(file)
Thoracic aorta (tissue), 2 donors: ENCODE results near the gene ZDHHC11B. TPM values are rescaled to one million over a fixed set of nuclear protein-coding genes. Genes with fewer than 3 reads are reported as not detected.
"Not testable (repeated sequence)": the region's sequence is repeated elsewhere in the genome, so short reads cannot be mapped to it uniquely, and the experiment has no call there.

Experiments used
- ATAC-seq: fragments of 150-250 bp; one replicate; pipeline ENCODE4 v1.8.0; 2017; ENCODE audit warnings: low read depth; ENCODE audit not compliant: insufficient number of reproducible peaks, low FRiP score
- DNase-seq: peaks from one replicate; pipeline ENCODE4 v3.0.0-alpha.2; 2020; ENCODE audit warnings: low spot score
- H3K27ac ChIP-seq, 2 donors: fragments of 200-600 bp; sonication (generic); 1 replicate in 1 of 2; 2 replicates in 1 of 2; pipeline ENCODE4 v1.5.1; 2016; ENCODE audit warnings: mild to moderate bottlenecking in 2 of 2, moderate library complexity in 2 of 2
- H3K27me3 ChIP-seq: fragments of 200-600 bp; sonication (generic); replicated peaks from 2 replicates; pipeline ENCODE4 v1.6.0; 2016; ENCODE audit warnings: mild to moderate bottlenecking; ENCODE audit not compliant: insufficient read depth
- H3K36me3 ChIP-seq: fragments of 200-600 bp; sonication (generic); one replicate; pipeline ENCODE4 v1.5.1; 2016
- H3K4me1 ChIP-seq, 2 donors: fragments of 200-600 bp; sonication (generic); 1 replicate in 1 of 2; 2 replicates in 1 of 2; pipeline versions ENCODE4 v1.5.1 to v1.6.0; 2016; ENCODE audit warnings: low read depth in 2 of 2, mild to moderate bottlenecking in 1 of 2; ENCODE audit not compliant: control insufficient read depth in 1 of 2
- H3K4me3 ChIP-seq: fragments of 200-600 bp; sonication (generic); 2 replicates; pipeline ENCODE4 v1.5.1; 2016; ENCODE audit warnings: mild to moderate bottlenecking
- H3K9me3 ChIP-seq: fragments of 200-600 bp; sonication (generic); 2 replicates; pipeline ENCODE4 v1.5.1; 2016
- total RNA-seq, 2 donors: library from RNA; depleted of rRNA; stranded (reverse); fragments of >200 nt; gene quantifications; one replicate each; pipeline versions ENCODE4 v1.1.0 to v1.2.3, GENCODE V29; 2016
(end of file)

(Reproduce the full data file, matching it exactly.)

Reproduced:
Thoracic aorta (tissue), 2 donors: ENCODE results near the gene ZDHHC11B. TPM values are rescaled to one million over a fixed set of nuclear protein-coding genes. Genes with fewer than 3 reads are reported as not detected.
"Not testable (repeated sequence)": the region's sequence is repeated elsewhere in the genome, so short reads cannot be mapped to it uniquely, and the experiment has no call there.

Experiments used
- ATAC-seq: fragments of 150-250 bp; one replicate; pipeline ENCODE4 v1.8.0; 2017; ENCODE audit warnings: low read depth; ENCODE audit not compliant: insufficient number of reproducible peaks, low FRiP score
- DNase-seq: peaks from one replicate; pipeline ENCODE4 v3.0.0-alpha.2; 2020; ENCODE audit warnings: low spot score
- H3K27ac ChIP-seq, 2 donors: fragments of 200-600 bp; sonication (generic); 1 replicate in 1 of 2; 2 replicates in 1 of 2; pipeline ENCODE4 v1.5.1; 2016; ENCODE audit warnings: mild to moderate bottlenecking in 2 of 2, moderate library complexity in 2 of 2
- H3K27me3 ChIP-seq: fragments of 200-600 bp; sonication (generic); replicated peaks from 2 replicates; pipeline ENCODE4 v1.6.0; 2016; ENCODE audit warnings: mild to moderate bottlenecking; ENCODE audit not compliant: insufficient read depth
- H3K36me3 ChIP-seq: fragments of 200-600 bp; sonication (generic); one replicate; pipeline ENCODE4 v1.5.1; 2016
- H3K4me1 ChIP-seq, 2 donors: fragments of 200-600 bp; sonication (generic); 1 replicate in 1 of 2; 2 replicates in 1 of 2; pipeline versions ENCODE4 v1.5.1 to v1.6.0; 2016; ENCODE audit warnings: low read depth in 2 of 2, mild to moderate bottlenecking in 1 of 2; ENCODE audit not compliant: control insufficient read depth in 1 of 2
- H3K4me3 ChIP-seq: fragments of 200-600 bp; sonication (generic); 2 replicates; pipeline ENCODE4 v1.5.1; 2016; ENCODE audit warnings: mild to moderate bottlenecking
- H3K9me3 ChIP-seq: fragments of 200-600 bp; sonication (generic); 2 replicates; pipeline ENCODE4 v1.5.1; 2016
- total RNA-seq, 2 donors: library from RNA; depleted of rRNA; stranded (reverse); fragments of >200 nt; gene quantifications; one replicate each; pipeline versions ENCODE4 v1.1.0 to v1.2.3, GENCODE V29; 2016